As shown in FIG. 1, light of a frequency Eo from an optical source such as a laser generator (not shown) is directed along line 10 from left to right through a polarizer 12. The line is propagated through windows 14 and a Faraday rotator 16. An external magnetic field is produced by a super conducting solenoid 18 that is circumferentially mounted on the rotator 16. The direction of the solenoid magnetic field is parallel to the propagation of the light transmitted. Solenoid coil 18 is connected to a source of electrical energy through conductors 20. An adjustable heater 22 and a thermocouple 24 are provided in the housing 26 to temperature tune and frequency stabilize the material of the rotator. The isolator contains materials that have large dipole moments. Typical materials include, but are not limited to; CH3 Br, bromomethane; CH3 F, fluoromethane, CH3 C1, chloromethane; CH3 I, iodomethane and CH2 CF2, difluoroethylene. After leaving the rotator the light beam propagates through an analyzer 28 which is oriented with its plane of polarization coincident with that of the light beam.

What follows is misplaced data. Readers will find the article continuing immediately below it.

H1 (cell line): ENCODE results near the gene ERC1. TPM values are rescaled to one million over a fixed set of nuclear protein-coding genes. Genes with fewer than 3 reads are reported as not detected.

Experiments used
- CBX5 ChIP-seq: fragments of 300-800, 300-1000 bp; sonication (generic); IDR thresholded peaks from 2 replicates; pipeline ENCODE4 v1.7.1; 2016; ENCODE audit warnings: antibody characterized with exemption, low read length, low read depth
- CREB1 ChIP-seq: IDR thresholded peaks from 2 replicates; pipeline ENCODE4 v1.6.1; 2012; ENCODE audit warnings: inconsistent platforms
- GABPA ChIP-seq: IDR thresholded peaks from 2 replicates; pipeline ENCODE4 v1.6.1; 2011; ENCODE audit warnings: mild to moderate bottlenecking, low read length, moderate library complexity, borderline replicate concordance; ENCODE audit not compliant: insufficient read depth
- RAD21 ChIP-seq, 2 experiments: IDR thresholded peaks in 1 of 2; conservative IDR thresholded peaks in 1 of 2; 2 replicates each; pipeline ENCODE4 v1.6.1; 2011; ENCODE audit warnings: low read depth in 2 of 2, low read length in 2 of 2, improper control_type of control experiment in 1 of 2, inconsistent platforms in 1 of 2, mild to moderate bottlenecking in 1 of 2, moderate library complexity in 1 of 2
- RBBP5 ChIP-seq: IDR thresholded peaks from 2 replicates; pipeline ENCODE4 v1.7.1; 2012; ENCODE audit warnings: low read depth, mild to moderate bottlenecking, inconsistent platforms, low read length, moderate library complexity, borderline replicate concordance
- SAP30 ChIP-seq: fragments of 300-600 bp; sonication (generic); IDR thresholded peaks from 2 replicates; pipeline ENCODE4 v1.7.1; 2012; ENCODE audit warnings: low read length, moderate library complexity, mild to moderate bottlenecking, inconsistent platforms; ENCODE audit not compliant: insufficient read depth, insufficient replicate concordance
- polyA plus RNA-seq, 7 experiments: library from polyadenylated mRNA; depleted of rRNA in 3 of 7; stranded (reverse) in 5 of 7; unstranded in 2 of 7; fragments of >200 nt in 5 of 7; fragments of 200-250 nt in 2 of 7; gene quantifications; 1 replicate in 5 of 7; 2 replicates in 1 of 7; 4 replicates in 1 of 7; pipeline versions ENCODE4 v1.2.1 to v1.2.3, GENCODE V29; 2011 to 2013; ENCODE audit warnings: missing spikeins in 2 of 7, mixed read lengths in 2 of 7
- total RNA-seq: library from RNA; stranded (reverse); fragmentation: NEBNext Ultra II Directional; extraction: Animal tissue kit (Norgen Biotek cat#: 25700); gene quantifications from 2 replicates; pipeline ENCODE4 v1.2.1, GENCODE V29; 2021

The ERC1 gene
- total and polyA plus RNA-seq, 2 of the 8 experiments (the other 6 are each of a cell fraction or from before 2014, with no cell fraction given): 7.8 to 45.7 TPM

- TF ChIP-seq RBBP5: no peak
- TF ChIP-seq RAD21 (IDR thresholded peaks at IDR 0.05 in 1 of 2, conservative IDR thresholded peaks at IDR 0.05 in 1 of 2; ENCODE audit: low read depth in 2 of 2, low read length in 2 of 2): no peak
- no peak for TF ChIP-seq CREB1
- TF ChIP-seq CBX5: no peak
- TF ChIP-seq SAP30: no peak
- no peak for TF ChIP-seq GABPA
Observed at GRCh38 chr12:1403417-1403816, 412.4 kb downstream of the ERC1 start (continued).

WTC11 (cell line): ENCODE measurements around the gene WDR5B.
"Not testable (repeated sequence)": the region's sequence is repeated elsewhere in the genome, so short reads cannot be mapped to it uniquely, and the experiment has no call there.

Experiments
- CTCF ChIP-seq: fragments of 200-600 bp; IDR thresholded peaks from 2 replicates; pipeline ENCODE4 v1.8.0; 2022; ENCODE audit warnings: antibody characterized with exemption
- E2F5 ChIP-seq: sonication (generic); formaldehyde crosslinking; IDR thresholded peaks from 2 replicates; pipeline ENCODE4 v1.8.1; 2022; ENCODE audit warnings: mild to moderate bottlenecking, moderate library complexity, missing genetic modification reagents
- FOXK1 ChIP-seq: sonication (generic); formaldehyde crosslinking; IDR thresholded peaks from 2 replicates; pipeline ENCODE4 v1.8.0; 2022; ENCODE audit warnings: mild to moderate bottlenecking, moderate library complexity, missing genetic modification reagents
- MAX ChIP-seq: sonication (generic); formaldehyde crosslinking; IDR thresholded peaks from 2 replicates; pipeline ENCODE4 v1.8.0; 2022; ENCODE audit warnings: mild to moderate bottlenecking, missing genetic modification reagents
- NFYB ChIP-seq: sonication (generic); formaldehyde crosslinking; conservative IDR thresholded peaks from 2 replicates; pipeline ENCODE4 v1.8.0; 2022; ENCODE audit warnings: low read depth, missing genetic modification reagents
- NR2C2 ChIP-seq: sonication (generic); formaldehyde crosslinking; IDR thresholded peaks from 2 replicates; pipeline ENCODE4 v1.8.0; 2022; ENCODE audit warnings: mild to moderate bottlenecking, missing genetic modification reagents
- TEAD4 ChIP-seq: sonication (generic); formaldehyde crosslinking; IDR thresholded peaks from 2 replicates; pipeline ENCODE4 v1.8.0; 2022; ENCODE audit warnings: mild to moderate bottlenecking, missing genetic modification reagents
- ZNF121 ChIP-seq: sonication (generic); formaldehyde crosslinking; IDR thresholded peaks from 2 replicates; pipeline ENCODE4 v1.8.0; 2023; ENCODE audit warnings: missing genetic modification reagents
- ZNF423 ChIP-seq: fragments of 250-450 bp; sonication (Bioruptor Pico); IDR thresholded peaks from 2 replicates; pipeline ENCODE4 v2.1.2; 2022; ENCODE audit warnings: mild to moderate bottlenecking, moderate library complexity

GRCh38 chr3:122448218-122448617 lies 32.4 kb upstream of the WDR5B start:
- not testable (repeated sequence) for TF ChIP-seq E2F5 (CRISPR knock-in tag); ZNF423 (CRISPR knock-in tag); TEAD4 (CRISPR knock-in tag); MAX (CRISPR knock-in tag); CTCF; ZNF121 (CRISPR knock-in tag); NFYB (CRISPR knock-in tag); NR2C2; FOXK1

In operation, a laser source provides an emission of radiation and a laser beam is directed along line 10. The beam progresses through the polarizer 12 to the rotator 16. An absorption line in the rotator is split into two components by the application of an external magnetic field from solenoid 18. This Zeeman splitting of the absorption line into the two components is shown by dotted lines 30 on either side of the central frequency EO of the laser beam in FIG. 2a. The strength of the magnetic field is adjusted, depending on the type of material that the rotator is made of, so that light of frequency Eo passes through the rotator at a special position between the split absorption components. This spectral position is shown by a line 34 at Eo in FIGS. 2a and 2b. Thus at this central frequency infinitestimally low absorption will take place and the plane of polarization will be rotated without introducing ellipticity into the beam polarization as shown by solid lines 32, in FIGS. 2a and 2b. While the degree of rotation of the polarization of the laser beam is reduced it remains relatively large and can be increased to cause a 45° rotation by choosing a proper rotator length. FIG. 2b shows the shifting away of the dotted absorption lines due to increase in the strength of the magnetic field but with a loss of polarization rotation.
A light beam will pass from left to right but not in reverse, since light coming from the right in FIG. 1 will be polarized by analyzer 28 at an angle of 45°. After passing through rotator 16 an additional 45° rotation will occur thus a light beam entering from the right will be polarized 90° to polarizer 12 and therefore will not be transmitted through it.